In a provocative law review article entitled "FCPA
Sanctions: Too Big to Debar?" South Texas College of Law student
Nicholas Wagoner and Professor Drury Stevenson, posit the question: "Are
certain private contractors too big to debar?" Their conclusion is "It appears
so." In the article's abstract it goes on to state:
The federal government is too dependent on a
particular set of large, private-sector corporations for equipment and
services. In addition to the virtual immunity from debarment enjoyed by these
firms when they violate the FCPA, the fines imposed for engaging in foreign
corrupt practices comprise a tiny fraction of the potential revenue generated
by lucrative contracts with the U.S. and foreign states. When discounted by the
low probability of detection, these sanctions are far too low to deter unlawful
Pretty strong stuff.
The article goes on to further opine that under the
current Department of Justice (DOJ) and Securities and Exchange Commission
(SEC) policy of corporate sanctions via fines and penalties it actually offers
"little deterrence value in the corporate setting" because corporation's are
legal fictions with "no soul to damn and no body to kick." The authors
argue that corporations view fines and penalties as simply "a cost of doing
business" because the risk of losing profitable business outweighs "the cost of
getting caught." Even if a corporation pays a large fine and penalty for a
Foreign Corrupt Practices Act (FCPA) violation the fact that the US government
would continue to do business with it sends a message that such conduct is
"excusable" as long as the company that is caught "can buy its way out of the
criminal liability." The authors' end this section by noting that they believe
the prosecutorial levying of fines and penalties is an invitation for
"prosecutorial abuse" due to the large amounts of money involved.
One solution raised by the authors for the issues
regarding fines and penalties for companies which violate the FCPA, is
debarment and suspension. They urge that debarment would be a significant
deterrent for US government contractors and would "increase compliance with the
FCPA." The authors also suggest that the threat of debarment as a penalty
would increase self-disclosure without any increased enforcement efforts if
company's received the "meaningful reward" of a lesser penalty through self-disclosure.
However, just as quickly as the authors suggest the
solution, they list several reasons that debarment has not worked in the past.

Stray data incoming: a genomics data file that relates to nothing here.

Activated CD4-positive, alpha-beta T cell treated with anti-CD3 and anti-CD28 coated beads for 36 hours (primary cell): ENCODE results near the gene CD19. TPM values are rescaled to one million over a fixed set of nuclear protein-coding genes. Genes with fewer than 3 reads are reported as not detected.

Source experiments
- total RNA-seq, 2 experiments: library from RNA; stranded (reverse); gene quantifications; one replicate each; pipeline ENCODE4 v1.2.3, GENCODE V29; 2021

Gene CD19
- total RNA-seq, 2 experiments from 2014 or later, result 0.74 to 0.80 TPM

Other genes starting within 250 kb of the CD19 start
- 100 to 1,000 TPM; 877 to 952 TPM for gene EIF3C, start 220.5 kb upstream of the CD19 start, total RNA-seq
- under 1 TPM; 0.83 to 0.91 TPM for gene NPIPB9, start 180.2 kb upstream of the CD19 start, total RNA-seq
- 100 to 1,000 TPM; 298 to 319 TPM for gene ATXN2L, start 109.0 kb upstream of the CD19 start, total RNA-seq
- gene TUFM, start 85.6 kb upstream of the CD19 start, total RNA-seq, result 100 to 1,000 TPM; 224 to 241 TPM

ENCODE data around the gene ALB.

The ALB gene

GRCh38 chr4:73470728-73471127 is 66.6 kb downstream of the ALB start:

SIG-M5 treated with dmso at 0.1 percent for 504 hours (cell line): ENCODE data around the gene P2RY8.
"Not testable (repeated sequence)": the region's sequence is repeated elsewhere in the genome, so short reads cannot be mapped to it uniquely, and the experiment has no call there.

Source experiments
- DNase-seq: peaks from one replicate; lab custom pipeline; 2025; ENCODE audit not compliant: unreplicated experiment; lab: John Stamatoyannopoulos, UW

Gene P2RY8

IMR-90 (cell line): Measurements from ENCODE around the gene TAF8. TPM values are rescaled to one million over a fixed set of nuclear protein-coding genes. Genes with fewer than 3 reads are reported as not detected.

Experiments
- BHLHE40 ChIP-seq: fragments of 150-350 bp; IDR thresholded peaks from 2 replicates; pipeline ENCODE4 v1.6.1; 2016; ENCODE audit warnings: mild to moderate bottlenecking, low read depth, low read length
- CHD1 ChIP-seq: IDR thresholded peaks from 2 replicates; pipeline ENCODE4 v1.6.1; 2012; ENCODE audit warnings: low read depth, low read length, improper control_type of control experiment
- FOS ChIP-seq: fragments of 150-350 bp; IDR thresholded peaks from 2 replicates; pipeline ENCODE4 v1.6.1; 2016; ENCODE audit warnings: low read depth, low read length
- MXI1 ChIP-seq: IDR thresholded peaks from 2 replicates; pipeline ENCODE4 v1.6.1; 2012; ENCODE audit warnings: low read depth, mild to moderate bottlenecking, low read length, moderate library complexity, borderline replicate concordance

These include issues raised in the abstract cited above, that certain
contractors have simply too large a business relationship with the US
government to be debarred and that due to the loss of governmental revenues
debarment would be "a virtual death knell for the contractor-company." (Cue the
Arthur Andersen theme here.) They also raise other issues including something
they entitle "Prosecutorial Finger Pointing" which they seem to define as the
DOJ having some reluctance to debar companies and that the DOJ's testimony at
last fall's Senate hearing that debarments would have low deterrent effect but
it might well decrease voluntary disclosures.
The authors also list what they call "Collateral
Consequences" of debarment. These include the aforementioned Arthur Andersen,
loss of US government flexibility in its contracting process by the removal of
contractors through debarment, injured diplomatic relations with foreign
allies, threats to national security from the removal of key contractors, risks
that debarred companies would miss out on economic opportunities,
disproportionate harm to shareholders and other political risks.
The authors conclude by noting that fines and penalties
are but one method of FCPA enforcement. They argue that debarment can be a
"potent deterrence" and end their article by proposing that a two year
debarment for firms caught bribing foreign governmental official in violation
of the FCPA would present "remarkable opportunity costs" and would help to
foster overall FCPA compliance.
We began this posting by stating this article is
"provocative" and we hope that you gleaned some flavor of it. We urge you to
read the entire article to fully explore the author's views. Certainly the
article is useful in continuing the FCPA debate on both the appropriate
incentives for enforcement, coupled with the appropriate fines and penalties
for those companies which violate the Act. We believe the increase in
enforcement over the past five years, for both companies and individuals,
provides proper incentive for US companies to comply with US law. While we
disagree with some of the points set out by the authors in their article, we do
believe that debarment as a possible remedy or sanction is one which should be
considered as a tool which the DOJ can use in its overall FCPA enforcement
efforts. We applaud the authors for their valuable contribution.
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© Thomas R. Fox, 2011
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